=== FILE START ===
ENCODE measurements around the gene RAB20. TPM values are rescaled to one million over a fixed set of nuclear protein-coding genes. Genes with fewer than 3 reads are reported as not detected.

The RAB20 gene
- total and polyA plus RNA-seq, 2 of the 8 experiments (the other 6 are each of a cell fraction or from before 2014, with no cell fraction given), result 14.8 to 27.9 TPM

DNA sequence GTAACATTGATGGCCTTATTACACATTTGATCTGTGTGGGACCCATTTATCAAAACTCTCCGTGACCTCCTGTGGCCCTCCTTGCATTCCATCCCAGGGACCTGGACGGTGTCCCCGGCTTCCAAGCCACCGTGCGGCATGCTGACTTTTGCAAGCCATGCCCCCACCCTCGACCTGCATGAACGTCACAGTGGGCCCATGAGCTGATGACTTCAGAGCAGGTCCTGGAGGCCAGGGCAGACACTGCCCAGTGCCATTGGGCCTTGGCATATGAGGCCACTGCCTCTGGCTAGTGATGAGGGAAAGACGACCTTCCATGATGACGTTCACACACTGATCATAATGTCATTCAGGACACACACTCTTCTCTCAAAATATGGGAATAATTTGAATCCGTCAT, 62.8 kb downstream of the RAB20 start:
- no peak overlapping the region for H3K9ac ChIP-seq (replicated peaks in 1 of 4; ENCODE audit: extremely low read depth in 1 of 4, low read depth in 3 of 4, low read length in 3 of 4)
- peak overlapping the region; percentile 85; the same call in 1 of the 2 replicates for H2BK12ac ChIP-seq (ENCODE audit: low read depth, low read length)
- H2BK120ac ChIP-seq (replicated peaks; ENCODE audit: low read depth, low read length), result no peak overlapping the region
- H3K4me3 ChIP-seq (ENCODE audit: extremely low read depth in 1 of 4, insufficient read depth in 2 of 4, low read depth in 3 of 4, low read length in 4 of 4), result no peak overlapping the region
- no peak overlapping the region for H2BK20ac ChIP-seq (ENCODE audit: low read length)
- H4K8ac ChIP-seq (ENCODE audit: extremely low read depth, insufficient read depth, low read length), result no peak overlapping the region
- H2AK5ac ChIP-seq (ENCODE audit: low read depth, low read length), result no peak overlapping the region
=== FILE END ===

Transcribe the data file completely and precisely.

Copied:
ENCODE measurements around the gene RAB20. TPM values are rescaled to one million over a fixed set of nuclear protein-coding genes. Genes with fewer than 3 reads are reported as not detected.

The RAB20 gene
- total and polyA plus RNA-seq, 2 of the 8 experiments (the other 6 are each of a cell fraction or from before 2014, with no cell fraction given), result 14.8 to 27.9 TPM

DNA sequence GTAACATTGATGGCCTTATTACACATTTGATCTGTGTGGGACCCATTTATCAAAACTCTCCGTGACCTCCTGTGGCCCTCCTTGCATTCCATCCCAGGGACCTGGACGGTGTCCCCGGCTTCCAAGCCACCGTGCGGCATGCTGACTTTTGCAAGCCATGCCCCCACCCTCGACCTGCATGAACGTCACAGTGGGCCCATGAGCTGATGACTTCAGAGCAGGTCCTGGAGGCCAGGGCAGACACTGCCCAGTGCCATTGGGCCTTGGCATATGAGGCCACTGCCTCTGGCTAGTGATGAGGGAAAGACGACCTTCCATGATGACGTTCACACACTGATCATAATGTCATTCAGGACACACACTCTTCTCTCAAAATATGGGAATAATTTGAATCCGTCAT, 62.8 kb downstream of the RAB20 start:
- no peak overlapping the region for H3K9ac ChIP-seq (replicated peaks in 1 of 4; ENCODE audit: extremely low read depth in 1 of 4, low read depth in 3 of 4, low read length in 3 of 4)
- peak overlapping the region; percentile 85; the same call in 1 of the 2 replicates for H2BK12ac ChIP-seq (ENCODE audit: low read depth, low read length)
- H2BK120ac ChIP-seq (replicated peaks; ENCODE audit: low read depth, low read length), result no peak overlapping the region
- H3K4me3 ChIP-seq (ENCODE audit: extremely low read depth in 1 of 4, insufficient read depth in 2 of 4, low read depth in 3 of 4, low read length in 4 of 4), result no peak overlapping the region
- no peak overlapping the region for H2BK20ac ChIP-seq (ENCODE audit: low read length)
- H4K8ac ChIP-seq (ENCODE audit: extremely low read depth, insufficient read depth, low read length), result no peak overlapping the region
- H2AK5ac ChIP-seq (ENCODE audit: low read depth, low read length), result no peak overlapping the region